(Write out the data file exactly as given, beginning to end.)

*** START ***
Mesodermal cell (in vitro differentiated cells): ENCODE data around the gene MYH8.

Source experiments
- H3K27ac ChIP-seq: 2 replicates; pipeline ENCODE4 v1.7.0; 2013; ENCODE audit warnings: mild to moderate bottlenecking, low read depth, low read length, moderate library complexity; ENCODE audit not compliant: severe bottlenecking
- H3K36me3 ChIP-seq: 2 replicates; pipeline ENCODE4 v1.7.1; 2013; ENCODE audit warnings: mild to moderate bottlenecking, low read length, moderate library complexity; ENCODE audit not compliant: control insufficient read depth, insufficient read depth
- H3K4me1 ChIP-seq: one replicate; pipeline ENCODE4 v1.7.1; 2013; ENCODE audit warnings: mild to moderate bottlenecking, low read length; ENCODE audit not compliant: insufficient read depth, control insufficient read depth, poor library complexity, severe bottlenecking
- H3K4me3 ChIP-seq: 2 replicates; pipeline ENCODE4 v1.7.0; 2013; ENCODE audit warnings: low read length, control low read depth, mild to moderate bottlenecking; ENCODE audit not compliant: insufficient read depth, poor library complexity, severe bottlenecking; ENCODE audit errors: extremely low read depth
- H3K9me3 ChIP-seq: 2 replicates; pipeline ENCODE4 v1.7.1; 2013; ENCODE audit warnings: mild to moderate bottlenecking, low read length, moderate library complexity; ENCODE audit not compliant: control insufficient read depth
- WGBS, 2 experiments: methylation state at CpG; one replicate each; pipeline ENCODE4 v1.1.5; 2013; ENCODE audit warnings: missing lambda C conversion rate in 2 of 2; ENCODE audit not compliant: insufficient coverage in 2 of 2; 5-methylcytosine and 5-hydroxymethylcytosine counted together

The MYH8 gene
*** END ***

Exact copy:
Mesodermal cell (in vitro differentiated cells): ENCODE data around the gene MYH8.

Source experiments
- H3K27ac ChIP-seq: 2 replicates; pipeline ENCODE4 v1.7.0; 2013; ENCODE audit warnings: mild to moderate bottlenecking, low read depth, low read length, moderate library complexity; ENCODE audit not compliant: severe bottlenecking
- H3K36me3 ChIP-seq: 2 replicates; pipeline ENCODE4 v1.7.1; 2013; ENCODE audit warnings: mild to moderate bottlenecking, low read length, moderate library complexity; ENCODE audit not compliant: control insufficient read depth, insufficient read depth
- H3K4me1 ChIP-seq: one replicate; pipeline ENCODE4 v1.7.1; 2013; ENCODE audit warnings: mild to moderate bottlenecking, low read length; ENCODE audit not compliant: insufficient read depth, control insufficient read depth, poor library complexity, severe bottlenecking
- H3K4me3 ChIP-seq: 2 replicates; pipeline ENCODE4 v1.7.0; 2013; ENCODE audit warnings: low read length, control low read depth, mild to moderate bottlenecking; ENCODE audit not compliant: insufficient read depth, poor library complexity, severe bottlenecking; ENCODE audit errors: extremely low read depth
- H3K9me3 ChIP-seq: 2 replicates; pipeline ENCODE4 v1.7.1; 2013; ENCODE audit warnings: mild to moderate bottlenecking, low read length, moderate library complexity; ENCODE audit not compliant: control insufficient read depth
- WGBS, 2 experiments: methylation state at CpG; one replicate each; pipeline ENCODE4 v1.1.5; 2013; ENCODE audit warnings: missing lambda C conversion rate in 2 of 2; ENCODE audit not compliant: insufficient coverage in 2 of 2; 5-methylcytosine and 5-hydroxymethylcytosine counted together

The MYH8 gene